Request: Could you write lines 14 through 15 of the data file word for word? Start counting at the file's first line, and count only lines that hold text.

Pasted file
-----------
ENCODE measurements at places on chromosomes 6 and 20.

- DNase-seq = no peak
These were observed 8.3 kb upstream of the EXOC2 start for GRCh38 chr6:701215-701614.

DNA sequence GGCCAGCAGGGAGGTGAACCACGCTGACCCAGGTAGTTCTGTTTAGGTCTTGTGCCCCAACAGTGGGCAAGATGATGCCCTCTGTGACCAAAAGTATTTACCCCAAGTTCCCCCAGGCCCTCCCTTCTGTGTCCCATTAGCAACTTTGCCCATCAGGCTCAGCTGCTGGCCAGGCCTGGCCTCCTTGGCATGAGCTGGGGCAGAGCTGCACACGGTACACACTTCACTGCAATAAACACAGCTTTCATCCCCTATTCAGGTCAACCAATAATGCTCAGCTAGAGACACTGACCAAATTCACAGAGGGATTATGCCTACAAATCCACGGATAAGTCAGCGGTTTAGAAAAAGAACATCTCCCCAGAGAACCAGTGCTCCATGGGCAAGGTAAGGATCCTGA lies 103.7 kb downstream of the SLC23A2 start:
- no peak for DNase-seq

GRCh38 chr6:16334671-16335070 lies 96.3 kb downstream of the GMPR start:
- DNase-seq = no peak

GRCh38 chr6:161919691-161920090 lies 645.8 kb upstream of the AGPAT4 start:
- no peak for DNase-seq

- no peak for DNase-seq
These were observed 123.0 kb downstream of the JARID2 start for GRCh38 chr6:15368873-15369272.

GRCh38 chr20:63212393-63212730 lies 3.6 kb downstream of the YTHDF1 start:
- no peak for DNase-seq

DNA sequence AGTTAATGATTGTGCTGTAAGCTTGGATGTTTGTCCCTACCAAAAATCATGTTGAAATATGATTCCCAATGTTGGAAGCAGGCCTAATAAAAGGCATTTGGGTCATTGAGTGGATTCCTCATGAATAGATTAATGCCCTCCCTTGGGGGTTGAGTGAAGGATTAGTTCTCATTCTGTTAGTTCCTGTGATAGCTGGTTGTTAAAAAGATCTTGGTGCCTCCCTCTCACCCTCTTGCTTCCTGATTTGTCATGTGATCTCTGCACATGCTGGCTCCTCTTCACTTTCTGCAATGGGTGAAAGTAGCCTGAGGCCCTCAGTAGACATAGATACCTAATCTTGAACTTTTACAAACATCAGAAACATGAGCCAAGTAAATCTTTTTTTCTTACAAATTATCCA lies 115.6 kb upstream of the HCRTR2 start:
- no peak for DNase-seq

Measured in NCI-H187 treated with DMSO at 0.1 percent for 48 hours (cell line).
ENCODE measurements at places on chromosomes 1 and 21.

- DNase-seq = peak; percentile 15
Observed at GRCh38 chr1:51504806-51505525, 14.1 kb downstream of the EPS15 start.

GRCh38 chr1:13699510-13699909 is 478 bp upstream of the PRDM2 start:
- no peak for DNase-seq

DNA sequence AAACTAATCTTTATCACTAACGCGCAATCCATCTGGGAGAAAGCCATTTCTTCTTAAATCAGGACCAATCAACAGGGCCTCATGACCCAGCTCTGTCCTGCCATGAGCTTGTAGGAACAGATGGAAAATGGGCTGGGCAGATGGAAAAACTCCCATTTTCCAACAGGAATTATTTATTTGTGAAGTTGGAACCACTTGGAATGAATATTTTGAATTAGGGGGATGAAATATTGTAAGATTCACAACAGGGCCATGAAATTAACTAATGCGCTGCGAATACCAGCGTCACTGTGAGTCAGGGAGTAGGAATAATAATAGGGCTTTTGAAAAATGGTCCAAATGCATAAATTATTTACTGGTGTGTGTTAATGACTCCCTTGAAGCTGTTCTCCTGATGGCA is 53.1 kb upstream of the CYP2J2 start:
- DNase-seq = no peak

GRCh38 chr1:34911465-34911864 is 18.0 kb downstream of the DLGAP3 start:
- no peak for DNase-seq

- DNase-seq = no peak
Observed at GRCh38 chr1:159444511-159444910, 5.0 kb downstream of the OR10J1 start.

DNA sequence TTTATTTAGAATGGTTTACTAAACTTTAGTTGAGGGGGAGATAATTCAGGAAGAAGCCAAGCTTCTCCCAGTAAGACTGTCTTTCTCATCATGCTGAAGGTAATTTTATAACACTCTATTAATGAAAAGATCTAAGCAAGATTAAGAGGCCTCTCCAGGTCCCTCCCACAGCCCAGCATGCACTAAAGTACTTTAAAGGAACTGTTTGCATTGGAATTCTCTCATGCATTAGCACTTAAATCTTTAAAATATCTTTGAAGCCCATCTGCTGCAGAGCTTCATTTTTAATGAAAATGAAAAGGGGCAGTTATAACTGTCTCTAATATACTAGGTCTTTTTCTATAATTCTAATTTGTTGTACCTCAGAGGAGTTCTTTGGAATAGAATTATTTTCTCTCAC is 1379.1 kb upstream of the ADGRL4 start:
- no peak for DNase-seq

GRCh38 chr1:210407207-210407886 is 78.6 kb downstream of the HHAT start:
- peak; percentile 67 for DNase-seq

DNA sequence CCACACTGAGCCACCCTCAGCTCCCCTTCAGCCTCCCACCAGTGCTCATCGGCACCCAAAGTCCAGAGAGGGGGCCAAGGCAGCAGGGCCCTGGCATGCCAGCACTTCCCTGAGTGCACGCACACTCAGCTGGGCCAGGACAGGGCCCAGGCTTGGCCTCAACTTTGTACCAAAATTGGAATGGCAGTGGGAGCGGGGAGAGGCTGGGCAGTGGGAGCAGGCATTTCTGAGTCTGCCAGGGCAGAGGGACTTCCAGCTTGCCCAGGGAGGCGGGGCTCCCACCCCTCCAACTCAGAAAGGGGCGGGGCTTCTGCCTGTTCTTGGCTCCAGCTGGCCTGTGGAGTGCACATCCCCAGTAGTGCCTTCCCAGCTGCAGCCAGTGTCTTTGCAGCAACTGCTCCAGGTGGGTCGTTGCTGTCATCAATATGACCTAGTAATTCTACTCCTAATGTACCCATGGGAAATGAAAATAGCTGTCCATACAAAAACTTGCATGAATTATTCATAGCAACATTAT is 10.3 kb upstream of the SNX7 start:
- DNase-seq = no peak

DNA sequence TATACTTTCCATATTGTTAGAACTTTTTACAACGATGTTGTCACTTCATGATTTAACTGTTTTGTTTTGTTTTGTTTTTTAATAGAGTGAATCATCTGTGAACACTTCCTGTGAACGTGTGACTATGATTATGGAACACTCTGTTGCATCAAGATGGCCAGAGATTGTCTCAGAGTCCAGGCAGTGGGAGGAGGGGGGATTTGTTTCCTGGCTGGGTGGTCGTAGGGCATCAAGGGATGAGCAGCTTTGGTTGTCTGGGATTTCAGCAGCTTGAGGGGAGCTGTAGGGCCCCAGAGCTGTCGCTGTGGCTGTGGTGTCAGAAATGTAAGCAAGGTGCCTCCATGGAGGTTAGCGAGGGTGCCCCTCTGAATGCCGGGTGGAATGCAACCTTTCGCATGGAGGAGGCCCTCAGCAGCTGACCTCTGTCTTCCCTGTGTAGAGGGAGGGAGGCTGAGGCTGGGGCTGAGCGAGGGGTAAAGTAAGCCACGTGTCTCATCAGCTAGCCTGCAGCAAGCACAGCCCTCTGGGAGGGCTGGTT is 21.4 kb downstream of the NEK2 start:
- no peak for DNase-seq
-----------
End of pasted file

DNA sequence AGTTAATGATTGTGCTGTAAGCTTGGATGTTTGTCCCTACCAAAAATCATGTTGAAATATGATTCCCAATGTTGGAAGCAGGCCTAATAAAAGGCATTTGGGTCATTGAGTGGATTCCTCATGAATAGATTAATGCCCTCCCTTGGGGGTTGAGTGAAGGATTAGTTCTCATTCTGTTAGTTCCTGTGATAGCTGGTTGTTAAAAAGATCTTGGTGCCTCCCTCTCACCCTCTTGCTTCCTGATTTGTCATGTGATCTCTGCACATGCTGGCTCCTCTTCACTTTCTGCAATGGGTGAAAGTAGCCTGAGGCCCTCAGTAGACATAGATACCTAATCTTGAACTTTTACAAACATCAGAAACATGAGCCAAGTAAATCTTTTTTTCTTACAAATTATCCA lies 115.6 kb upstream of the HCRTR2 start:
- no peak for DNase-seq